The 1933 earthquake demonstrated two important points. First, that moderately large earthquakes, like this M 6.4, can cause serious damage in a metropolitan region. And secondly, “Long Beach demonstrated the need for appropriate engineering to mitigate risk,” said structural engineer Robert Reitherman, “and the continued collection of strong motion data has been critical to this effort.”
With the earthquake bogeyman no longer hypothetical, followed by the public’s immediate call to action, earthquake professionals united with policymakers and business leaders to launch the modern era of earthquake risk reduction in California. The Field Act, spearheaded by local Assemblyman Donald Field, was passed barely a month later, laying out strict guidelines for construction of K-12 public schools in California. And via the Riley Act, California required for the first time that all cities and counties establish departments to regulate building construction. The vulnerability of unreinforced masonry structures had been illustrated before, as far back as the 1872 Owen’s Valley earthquake, but the Long Beach earthquake hammered the lesson home.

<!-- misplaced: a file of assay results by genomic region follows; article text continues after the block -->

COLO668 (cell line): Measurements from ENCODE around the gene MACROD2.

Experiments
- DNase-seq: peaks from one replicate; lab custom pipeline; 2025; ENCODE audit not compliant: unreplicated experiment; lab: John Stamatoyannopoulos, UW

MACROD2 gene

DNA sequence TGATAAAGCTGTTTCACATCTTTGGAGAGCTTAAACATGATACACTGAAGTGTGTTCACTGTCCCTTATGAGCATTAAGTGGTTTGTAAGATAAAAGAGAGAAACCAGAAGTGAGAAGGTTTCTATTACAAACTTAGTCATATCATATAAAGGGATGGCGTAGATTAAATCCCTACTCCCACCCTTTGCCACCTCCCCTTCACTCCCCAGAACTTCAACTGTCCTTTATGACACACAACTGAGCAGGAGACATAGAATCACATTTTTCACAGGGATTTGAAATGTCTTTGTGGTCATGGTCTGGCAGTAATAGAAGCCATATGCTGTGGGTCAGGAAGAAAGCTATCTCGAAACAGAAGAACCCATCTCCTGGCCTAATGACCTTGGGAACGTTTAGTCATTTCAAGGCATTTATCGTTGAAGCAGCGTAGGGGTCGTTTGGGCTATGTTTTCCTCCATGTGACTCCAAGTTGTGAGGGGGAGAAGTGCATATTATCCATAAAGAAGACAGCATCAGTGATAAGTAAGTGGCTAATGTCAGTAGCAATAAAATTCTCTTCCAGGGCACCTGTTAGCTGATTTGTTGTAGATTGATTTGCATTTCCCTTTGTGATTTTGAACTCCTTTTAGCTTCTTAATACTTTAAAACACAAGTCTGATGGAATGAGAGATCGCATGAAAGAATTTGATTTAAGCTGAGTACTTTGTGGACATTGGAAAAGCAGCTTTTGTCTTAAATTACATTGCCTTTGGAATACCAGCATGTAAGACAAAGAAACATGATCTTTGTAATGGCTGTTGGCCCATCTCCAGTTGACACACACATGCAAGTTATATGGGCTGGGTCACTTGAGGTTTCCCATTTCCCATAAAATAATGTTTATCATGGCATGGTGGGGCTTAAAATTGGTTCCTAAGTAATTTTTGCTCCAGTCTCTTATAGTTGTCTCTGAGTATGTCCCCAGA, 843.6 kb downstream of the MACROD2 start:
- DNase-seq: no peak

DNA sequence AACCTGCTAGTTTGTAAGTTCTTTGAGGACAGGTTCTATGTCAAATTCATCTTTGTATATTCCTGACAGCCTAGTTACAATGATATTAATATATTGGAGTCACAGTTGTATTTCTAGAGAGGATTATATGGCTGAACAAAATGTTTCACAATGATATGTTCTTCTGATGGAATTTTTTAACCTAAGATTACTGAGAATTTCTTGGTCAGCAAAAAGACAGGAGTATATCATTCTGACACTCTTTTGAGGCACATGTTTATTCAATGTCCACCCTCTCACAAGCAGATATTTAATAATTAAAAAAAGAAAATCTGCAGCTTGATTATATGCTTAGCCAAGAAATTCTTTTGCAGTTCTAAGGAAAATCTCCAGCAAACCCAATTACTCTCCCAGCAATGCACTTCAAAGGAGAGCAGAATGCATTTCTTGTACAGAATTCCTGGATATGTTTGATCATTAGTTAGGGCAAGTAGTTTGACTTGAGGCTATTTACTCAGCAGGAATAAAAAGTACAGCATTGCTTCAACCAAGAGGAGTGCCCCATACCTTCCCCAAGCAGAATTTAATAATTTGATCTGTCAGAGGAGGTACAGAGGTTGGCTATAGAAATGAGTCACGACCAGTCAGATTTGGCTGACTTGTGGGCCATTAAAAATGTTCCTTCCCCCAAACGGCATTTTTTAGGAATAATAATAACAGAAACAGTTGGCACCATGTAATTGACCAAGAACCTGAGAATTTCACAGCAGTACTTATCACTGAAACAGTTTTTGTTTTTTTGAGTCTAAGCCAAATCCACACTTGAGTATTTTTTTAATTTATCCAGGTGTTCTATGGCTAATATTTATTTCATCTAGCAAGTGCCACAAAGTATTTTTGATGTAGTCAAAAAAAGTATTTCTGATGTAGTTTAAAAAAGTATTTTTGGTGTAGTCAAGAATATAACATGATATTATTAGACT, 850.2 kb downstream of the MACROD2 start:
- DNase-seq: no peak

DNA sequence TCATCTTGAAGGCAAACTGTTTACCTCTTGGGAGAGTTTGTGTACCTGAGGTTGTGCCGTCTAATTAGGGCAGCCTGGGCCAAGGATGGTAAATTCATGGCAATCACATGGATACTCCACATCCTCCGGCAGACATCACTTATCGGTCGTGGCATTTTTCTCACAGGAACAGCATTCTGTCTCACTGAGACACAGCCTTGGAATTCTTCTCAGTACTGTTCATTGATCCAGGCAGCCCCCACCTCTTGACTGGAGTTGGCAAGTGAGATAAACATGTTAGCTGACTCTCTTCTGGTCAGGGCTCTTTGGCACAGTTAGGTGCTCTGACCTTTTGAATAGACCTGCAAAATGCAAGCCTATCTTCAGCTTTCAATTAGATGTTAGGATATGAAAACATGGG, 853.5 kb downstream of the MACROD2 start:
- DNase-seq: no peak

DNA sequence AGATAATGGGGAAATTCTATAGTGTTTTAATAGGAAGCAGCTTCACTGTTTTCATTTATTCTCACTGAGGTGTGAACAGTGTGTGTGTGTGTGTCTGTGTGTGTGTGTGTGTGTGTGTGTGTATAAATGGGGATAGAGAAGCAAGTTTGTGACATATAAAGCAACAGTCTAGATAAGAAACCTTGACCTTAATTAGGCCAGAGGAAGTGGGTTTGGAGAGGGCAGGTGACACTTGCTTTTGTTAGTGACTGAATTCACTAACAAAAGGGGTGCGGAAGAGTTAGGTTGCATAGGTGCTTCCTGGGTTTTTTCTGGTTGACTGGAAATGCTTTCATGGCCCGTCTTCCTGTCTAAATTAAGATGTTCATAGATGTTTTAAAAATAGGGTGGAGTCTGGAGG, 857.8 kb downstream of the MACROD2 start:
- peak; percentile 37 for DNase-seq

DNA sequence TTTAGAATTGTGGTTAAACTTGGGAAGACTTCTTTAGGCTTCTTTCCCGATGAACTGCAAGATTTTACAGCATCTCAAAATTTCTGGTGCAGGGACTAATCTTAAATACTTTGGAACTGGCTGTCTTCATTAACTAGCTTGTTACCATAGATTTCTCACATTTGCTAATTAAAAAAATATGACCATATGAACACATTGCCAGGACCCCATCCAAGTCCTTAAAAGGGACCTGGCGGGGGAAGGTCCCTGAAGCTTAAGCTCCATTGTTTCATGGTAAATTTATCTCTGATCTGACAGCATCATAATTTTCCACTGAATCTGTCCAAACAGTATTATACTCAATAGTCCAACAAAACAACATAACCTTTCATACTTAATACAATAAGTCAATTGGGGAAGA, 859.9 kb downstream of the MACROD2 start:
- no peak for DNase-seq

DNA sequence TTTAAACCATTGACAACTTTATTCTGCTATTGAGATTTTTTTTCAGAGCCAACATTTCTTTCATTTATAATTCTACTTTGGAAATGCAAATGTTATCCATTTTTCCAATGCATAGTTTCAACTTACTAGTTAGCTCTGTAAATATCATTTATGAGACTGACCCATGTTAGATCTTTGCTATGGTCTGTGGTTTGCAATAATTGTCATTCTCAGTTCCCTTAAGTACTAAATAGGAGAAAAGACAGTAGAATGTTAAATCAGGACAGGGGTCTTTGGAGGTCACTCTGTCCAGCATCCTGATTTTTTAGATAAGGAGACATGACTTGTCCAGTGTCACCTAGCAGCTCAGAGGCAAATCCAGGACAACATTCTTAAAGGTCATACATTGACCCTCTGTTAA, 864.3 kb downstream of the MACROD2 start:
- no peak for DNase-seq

At an estimated magnitude 6.4, the lessons of the 1933 Long Beach earthquake were all about earthquake impact. The earthquake that rocked Southern California 90 years ago took a grim toll on lives and property. But the earthquake also knocked the region out of its complacency. By virtue of its timing, early in the emergence of the Los Angeles region as a preeminent population center, the 1933 earthquake had an outsized impact on earthquake risk reduction, setting California on a path towards improved resilience that continues to this day.